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    Burmese president vows to tackle Rohingya issue

    Burmese
    President Thein Sein vowed UN leaders, would tackle ethnic unrest
    between Buddhists and Muslims in Arakan State which has raised
    widespread international concern, the UN  website stated 
    yesterday.


    Thein Sein made the vow in a meeting with UN leader Ban
    Ki-moon at the end of the UN General Assembly summit, where Muslim
    leaders have led calls for action to help tens of thousands of
    Islamic followers displaced by the unrest.

    Ban
    Ki-moon and Thein Sein discussed the fighting in Arakan “and the
    immediate and long-term perspectives to promote inter-communal
    harmony and address the root causes of the tension there,” said UN
    spokesman Martin Nesirky.
    “The
    president confirmed the country would address the long-term
    ramifications of this question,” he said.
    President
    Thein Sein said in June the government was only responsible for third
    generation Rohingyas whose families had arrived before independence
    in 1948 and that it was impossible to accept those who had ”illegally
    entered” Myanmar.
    But,
    the Immigration minister U Khin Ye told reporters after third round
    peace talk meeting with KNU and Thein Sein government, there are no
    illegal entering in Arakan State after investigation and the person
    who born in Burma will hold citizen ( red) card as by born citizen
    and a persons who live in Burma since long times, we will give their
    third generation as citizen.
    U
    Aung Min said that government had set up an independent commission on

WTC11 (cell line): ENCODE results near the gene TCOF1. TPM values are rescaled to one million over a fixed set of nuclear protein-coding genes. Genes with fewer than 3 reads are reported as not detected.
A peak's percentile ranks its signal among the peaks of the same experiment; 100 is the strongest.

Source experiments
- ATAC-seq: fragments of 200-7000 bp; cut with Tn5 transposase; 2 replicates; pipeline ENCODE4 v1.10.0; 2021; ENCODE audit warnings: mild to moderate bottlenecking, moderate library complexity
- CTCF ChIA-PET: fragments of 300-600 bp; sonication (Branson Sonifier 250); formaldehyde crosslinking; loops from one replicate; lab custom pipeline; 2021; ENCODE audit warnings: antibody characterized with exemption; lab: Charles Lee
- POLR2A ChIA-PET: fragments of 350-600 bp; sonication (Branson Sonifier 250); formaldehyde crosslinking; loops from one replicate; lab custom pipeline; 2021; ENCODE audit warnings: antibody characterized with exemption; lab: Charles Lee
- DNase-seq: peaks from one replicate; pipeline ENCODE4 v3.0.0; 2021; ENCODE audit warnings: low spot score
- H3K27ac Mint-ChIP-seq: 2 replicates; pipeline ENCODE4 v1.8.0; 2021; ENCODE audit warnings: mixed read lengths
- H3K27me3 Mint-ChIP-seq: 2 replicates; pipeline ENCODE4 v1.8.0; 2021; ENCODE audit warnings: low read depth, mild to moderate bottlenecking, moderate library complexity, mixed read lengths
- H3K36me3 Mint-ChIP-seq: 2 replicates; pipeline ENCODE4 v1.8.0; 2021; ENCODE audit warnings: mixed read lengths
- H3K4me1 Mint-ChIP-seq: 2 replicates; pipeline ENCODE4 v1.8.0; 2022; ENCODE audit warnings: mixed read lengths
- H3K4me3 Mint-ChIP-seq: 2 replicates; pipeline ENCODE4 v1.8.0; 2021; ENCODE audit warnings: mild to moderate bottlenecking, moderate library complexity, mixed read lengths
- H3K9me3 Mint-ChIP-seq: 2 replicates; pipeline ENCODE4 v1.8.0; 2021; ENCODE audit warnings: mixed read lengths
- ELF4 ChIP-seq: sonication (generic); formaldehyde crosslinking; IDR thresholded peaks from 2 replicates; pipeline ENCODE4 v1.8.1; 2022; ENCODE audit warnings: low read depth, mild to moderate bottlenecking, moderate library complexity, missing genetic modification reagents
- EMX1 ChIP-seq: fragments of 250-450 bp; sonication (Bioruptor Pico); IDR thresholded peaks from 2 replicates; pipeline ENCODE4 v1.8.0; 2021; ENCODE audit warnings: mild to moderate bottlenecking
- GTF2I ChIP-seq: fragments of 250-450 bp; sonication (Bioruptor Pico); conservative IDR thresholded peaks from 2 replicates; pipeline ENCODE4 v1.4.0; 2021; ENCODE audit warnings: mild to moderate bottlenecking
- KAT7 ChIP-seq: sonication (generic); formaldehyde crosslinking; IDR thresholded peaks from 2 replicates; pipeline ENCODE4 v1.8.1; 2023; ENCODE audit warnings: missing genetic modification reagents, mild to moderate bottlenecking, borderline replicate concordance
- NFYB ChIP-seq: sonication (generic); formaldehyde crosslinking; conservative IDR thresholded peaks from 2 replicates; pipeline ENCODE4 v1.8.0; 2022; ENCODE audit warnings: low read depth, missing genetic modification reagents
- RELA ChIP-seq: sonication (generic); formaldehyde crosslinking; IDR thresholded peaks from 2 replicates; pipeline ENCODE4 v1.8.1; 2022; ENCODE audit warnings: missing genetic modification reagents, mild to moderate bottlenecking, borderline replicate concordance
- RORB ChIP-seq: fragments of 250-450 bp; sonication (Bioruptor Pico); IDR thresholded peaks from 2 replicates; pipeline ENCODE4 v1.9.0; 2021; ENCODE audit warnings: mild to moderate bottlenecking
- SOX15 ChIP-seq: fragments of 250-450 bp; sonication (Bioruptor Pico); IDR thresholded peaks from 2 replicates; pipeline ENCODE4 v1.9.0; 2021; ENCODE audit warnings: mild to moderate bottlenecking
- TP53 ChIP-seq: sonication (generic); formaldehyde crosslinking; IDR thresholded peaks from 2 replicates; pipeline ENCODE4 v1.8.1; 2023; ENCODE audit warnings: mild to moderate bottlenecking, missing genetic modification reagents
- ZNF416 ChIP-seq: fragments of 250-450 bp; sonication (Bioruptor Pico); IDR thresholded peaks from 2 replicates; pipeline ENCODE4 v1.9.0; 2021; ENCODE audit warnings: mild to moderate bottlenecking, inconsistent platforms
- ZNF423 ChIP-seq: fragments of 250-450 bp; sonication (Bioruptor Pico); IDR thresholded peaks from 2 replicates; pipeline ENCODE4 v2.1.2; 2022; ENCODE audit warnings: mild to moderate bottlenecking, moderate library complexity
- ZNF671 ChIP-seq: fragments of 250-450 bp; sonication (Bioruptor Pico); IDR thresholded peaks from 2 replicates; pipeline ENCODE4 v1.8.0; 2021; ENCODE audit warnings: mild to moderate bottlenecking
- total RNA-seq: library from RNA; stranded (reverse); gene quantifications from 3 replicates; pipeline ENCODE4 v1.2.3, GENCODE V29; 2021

inquiry to investigate the violence between Rakhine Buddhist and
    Rohingya Muslims last week.
    The
    Burmese leader vowed before the UN General Assembly that he would
    seek to tackle the problems in Arakan (Rakhine) state.
    Meanwhile,
    the UN secretary-general yesterday urged the world’s largest
    Islamic body to “treat carefully” the issue of the stateless
    Muslim Rohingyas in Myanmar because it could affect the reform
    process underway in the country,
    Rights
    groups accused Burmese security forces of killing, raping and
    arresting Rohingyas after the riots.
    An OIC committee set up to
    deal with the Rohingya issue met for the first time in New York this
    week and called for them to be given rights as citizens in Burma.
    Burmese
    president is in a tight spot. Concessions towards the Rohingyas could
    prove unpopular among the general public, but perceived ill-treatment
    risks angering Western countries that have eased sanctions in
    response to human rights reforms.